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Top 10 Best DIY Garden Ideas

Top 10 Best DIY Garden Ideas
by Magda Knight Indoor plant art. Urban and guerilla gardening. Upcycling plant containers. 1. Photo: Eco Village International Network Turning a shoe organizer into a vertical herb garden is a clever idea. 2. Photo and moss graffiti recipe: Yababoon Make like UK artist Anna Garforth. 3. Photo: Duitang While it's much easier to make vases with plastic bottles, glass is just... nicer. 4. Photo: Greenaid Seed bombs are a guerilla gardening technique. 5. Photo: Squidoo The classic used container is, of course, an upcycled enamel bath, sink or toilet. 6. Photo: Simply Albany Stick to succulents when you make a mason jar wall plant. 7. Photo and frame tutorial: Boys Life You can make this compact vegetable garden from scratch, and plant as you harvest to ensure a small space ends up being very productive. 8. Photo: Reckless Abandon Do you like to cook with green onions / scallions? 9. Photo: Slug and Squirrel Though not easy, a terrarium is worth the love and effort applied. 10. Photo: Ecosalon

40 Inspiring DIY Herb Gardens If you love to cook you most likely can’t live without fresh herbs. You can buy them when you need them but it would be much better if you will always have them in pots near by. This way it’s much easier to mix them in small doses and add in all meals you’re cooking. Herbs And Vegetables In Modern Planters Of Different Heights (via bhg) DIY Herbal Window Box (via bhg) DIY Colorful Vertical Garden On A Fence (via shelterness) DIY Recycled Seed Pots from Newspapers and Magazines (via shelterness) Container Herb Garden (via bhg) How to Turn Coffee Tins into a Hanging Herb Garden (via curbly) DIY Flower Pot Herb Tower (via curbly) Herb Garden With A Bentwood Trellis (via bhg) DIY Small Space Vertical Garden Of A Pallet (via shelterness) Cute DIY Vertical Garden Of A Wood Pallet (via shelterness) Cute Little Indoor Herb Garden (via delicooks)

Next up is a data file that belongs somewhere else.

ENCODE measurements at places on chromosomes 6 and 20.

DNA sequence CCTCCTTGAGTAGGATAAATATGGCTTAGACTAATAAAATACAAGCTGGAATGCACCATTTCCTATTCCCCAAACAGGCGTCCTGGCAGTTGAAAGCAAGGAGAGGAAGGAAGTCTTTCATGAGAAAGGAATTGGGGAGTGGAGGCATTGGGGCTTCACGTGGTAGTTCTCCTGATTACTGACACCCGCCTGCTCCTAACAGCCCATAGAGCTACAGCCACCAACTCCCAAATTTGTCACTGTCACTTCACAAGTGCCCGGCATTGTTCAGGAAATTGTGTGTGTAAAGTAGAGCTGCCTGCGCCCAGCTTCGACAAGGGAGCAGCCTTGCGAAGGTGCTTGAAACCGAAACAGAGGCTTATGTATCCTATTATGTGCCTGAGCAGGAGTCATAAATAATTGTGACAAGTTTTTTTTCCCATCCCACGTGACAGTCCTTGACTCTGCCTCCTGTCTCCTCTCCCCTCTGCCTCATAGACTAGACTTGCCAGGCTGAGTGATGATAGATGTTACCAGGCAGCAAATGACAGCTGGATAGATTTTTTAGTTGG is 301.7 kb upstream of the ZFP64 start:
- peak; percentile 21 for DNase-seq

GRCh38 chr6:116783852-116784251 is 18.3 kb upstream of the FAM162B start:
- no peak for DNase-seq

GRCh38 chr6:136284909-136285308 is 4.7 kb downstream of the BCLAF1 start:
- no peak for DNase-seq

Geek Gardening: A Wired Guide to Domestic Terraforming | Wired Magazine Gardeners are among the world’s most charming snobs. Rightly so: As with music and mathematics, the more you know, the more elegant your work. Erudition is valued, and so is a smattering of pretension. Before you start, though, contemplate your knees and knuckles, and get ready for hard, sweaty work. Before you head outside, let’s get you dressed. Now, the dirt on dirt. Where Will Your Garden Grow? Soil is about as interesting as anything gets in this life. Soils can be alluvial, colluvial, loess—and it matters. The language of gardens is the Queen’s English. The language of flowers, on the other hand, is Latin. A prodigious memory helps. Your bookcases should be groaning under the weight of resource materials: tomes with copious footnotes, incomprehensible abbreviations, and much cross-referencing. Your night table, your pantry, your bar cart, and your bathroom shelves should be laden with seed catalogs. You need to know about the birds and the bees. Remember the apiaries.